Yes, things might change significantly. But because the act attempts to reduce swipe fees through competition rather than through a hard cap on how high these fees can go, I don’t think it would be the doomsday event that some foresee.

For many years, a card that gave you 2% cash back on everything was an amazing outlier. Citi was one of the few issuers offering that. Several other issuers have now jumped into the pool, including Wells Fargo, PNC Bank, TD Bank, PenFed Credit Union and others.

So now that 2% isn’t particularly unusual anymore, will any issuers choose to push that rate a little bit higher to stand out in the crowded credit card marketplace? Don’t count on it.

Every extra fraction of a percent in cash back means a lot of extra expense for banks. That’s not a great option for banks, especially with delinquencies increasing, debt rising and Washington attempting to reduce bank interchange fees — the financial engine that drives the rewards space.

Rather than bumping up the cash back percentage, you might see more of these cards offer sign-up bonuses (which aren’t always offered with these cards), eliminate foreign transaction fees or take other smaller steps to attract new applicants.

The monthly LendingTree Credit Card Confidence Index has shown that cardholders’ confidence — as measured by how they rate their ability to pay their cards’ monthly statement balance in full in a given month — has been falling slowly for several years. In December 2023, it fell sharply, helping the index end the year at the lowest level in its five-plus-year history, with just 51% of cardholders expressing confidence.

While the year will likely start on a somewhat upbeat note — as confidence bounces back a bit from December’s sharp decline — I think recent years’ downward trend will continue through much of 2024. Yes, the Fed may be done raising rates. Yes, inflation seems to have peaked. And, yes, unemployment is still low. However, the triple whammy of lower-but-still-present inflation, sky-high interest rates and restarted student loan payments — along with other financial headwinds — will continue to take a toll on cardholders’ sense of financial stability.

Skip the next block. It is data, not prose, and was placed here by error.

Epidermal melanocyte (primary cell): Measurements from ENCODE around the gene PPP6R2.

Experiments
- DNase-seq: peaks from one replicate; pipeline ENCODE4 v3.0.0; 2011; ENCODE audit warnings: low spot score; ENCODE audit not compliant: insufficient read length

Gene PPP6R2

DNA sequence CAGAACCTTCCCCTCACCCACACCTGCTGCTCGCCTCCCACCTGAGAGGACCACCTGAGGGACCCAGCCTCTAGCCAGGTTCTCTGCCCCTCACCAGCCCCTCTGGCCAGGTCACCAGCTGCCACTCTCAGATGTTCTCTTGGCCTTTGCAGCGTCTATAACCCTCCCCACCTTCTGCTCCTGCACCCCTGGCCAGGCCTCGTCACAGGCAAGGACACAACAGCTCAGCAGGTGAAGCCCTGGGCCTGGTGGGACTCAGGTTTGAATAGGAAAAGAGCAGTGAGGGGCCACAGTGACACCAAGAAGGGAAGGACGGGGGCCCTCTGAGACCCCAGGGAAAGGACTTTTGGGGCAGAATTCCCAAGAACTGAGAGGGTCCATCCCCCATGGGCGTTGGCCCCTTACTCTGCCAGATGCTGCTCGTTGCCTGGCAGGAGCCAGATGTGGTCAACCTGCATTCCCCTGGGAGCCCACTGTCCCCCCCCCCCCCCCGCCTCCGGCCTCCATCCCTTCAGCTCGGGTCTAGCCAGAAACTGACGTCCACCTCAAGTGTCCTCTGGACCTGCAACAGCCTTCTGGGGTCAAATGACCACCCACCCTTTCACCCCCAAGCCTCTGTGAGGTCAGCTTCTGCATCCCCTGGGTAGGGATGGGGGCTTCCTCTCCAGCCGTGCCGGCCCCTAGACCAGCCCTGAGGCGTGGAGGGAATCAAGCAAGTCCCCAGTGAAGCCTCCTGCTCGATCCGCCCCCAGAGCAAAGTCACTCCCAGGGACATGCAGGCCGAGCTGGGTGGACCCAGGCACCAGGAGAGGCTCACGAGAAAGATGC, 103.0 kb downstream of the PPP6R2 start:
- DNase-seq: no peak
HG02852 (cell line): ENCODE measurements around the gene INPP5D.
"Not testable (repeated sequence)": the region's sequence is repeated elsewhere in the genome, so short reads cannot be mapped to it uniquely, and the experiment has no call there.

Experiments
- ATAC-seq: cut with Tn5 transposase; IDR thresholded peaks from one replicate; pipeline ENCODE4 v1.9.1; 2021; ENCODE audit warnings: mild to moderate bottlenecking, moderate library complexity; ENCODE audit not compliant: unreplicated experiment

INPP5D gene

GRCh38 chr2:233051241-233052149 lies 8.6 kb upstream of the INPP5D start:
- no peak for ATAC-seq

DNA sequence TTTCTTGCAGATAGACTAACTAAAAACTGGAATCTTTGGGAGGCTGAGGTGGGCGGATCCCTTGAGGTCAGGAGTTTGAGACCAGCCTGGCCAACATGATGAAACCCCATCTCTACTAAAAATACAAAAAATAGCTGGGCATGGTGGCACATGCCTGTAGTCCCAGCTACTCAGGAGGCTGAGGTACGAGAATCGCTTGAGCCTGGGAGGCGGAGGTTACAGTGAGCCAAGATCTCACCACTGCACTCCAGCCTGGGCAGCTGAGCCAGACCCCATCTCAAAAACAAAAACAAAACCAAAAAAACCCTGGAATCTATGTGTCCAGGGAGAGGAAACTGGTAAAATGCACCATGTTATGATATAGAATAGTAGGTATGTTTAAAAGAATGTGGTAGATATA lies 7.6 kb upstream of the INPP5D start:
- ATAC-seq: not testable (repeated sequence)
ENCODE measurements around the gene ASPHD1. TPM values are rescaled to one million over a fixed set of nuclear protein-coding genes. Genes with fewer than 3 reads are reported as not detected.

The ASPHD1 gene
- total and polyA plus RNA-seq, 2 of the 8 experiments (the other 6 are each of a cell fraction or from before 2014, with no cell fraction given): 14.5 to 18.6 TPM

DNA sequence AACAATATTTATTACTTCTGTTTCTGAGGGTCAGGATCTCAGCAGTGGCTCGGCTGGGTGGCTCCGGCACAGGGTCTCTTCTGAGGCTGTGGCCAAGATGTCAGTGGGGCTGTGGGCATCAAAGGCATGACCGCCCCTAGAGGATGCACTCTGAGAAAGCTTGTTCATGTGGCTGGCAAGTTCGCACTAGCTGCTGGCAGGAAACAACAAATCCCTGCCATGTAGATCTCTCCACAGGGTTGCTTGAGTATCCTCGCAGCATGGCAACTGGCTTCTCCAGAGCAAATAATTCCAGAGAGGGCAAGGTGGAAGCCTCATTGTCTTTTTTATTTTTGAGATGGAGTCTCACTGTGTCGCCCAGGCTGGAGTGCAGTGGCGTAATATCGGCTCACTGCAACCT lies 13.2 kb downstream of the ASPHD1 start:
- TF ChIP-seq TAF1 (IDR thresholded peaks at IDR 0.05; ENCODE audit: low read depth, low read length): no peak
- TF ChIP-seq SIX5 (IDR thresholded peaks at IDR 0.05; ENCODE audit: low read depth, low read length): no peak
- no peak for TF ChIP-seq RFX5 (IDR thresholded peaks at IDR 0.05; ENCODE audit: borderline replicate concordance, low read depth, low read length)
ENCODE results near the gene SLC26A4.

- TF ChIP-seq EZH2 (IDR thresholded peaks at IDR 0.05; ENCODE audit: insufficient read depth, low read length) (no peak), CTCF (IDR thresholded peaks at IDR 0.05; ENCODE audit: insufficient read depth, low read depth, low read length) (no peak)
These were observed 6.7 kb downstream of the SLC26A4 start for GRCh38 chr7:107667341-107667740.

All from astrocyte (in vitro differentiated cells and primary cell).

The back half of the year could see cardholders’ perceptions shift significantly, though. For example, a rate cut from the Fed could energize cardholders and immediately lead to greater confidence. Of potentially even greater significance is the presidential election of 2024.

Cardholder confidence was highly volatile around the 2020 presidential election. It spiked to still-record-high levels in September and October 2020, only to see a massive decrease in November that began the slow decrease in confidence we’ve seen since. I think we could see significant volatility again as the 2024 election plays out, especially if the election is as highly contested as it was in 2020 and the results drag out for a long time.

A new year has long been a time of reflection and looking forward. Millions of Americans commit — at least for a little while — to losing weight, sticking to a budget, being a better parent, improving their careers and making countless other moves that we see as a step toward being a better version of ourselves.

There are numerous options for getting rid of credit card debt. You could consider:

  • Getting a 0% balance transfer credit card or refinancing credit card debt with a personal loan
  • Talking to a credit counselor
  • Tweaking your budget or selling items of value to find more money to put toward paying off your debt
  • Asking for that promotion or raise that you’re overdue for
  • Building your savings with a high-yield savings account — so when you finally pay off that debt, you won’t have to put the next emergency expense on your credit card
  • Calling your issuer and asking them to lower your interest rate or waive your annual fee

That’s just a small sample of the possibilities, all of which could help you make 2024 better than 2023. However, it’s also important to remember that not everything has to change.

If you’re moving toward your goals and are comfortable with your progress, it’s OK to leave things as they are. Positive change is great. Change for change’s sake, on the other hand, isn’t always great. Sometimes, as the saying goes, if it ain’t broke, don’t fix it — just stay the course and keep moving forward.

That’s the key after all: making progress. It may not come as simply, easily or quickly as we’d like — but if we’re doing the right things, it’ll come.